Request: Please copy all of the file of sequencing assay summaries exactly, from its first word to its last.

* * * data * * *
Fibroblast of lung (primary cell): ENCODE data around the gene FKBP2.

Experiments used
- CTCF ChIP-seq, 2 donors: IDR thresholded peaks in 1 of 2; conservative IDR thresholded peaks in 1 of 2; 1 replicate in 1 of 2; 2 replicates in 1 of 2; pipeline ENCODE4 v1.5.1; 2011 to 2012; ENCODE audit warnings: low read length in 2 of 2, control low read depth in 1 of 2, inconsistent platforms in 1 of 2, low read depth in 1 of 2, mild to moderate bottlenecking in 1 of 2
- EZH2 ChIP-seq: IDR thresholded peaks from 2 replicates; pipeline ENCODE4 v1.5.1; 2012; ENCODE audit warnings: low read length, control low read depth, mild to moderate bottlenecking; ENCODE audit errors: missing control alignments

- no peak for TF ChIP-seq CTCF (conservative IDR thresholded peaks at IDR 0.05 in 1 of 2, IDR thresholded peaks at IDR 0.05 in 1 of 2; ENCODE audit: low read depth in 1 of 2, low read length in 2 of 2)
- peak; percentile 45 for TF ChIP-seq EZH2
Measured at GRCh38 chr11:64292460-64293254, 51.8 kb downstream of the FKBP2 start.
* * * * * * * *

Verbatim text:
Fibroblast of lung (primary cell): ENCODE data around the gene FKBP2.

Experiments used
- CTCF ChIP-seq, 2 donors: IDR thresholded peaks in 1 of 2; conservative IDR thresholded peaks in 1 of 2; 1 replicate in 1 of 2; 2 replicates in 1 of 2; pipeline ENCODE4 v1.5.1; 2011 to 2012; ENCODE audit warnings: low read length in 2 of 2, control low read depth in 1 of 2, inconsistent platforms in 1 of 2, low read depth in 1 of 2, mild to moderate bottlenecking in 1 of 2
- EZH2 ChIP-seq: IDR thresholded peaks from 2 replicates; pipeline ENCODE4 v1.5.1; 2012; ENCODE audit warnings: low read length, control low read depth, mild to moderate bottlenecking; ENCODE audit errors: missing control alignments

- no peak for TF ChIP-seq CTCF (conservative IDR thresholded peaks at IDR 0.05 in 1 of 2, IDR thresholded peaks at IDR 0.05 in 1 of 2; ENCODE audit: low read depth in 1 of 2, low read length in 2 of 2)
- peak; percentile 45 for TF ChIP-seq EZH2
Measured at GRCh38 chr11:64292460-64293254, 51.8 kb downstream of the FKBP2 start.